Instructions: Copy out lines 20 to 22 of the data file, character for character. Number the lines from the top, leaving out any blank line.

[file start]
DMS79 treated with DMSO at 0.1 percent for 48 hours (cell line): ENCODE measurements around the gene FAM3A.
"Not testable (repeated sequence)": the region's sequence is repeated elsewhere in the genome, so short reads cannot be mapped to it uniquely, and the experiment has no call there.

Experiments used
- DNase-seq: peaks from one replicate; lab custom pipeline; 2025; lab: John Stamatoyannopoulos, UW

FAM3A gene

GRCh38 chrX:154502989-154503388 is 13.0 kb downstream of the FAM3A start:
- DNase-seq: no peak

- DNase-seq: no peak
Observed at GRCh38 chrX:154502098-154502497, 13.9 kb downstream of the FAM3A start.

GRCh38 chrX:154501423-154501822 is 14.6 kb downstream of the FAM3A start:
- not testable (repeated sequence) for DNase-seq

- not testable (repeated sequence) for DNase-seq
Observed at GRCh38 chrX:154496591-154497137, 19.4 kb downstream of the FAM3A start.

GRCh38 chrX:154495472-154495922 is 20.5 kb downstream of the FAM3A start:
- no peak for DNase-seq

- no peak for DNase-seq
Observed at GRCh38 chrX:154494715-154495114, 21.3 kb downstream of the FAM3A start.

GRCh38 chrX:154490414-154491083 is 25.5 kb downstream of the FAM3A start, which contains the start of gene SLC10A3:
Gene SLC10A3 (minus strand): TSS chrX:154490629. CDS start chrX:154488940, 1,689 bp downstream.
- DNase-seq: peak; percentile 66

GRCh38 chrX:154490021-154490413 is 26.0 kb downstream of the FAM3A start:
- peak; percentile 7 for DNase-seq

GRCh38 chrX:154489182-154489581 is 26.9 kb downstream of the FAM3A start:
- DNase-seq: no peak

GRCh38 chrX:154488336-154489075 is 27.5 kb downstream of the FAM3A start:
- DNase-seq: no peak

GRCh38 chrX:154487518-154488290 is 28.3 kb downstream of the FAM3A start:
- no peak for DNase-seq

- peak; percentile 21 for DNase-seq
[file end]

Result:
- DNase-seq: peak; percentile 66

GRCh38 chrX:154490021-154490413 is 26.0 kb downstream of the FAM3A start:
- peak; percentile 7 for DNase-seq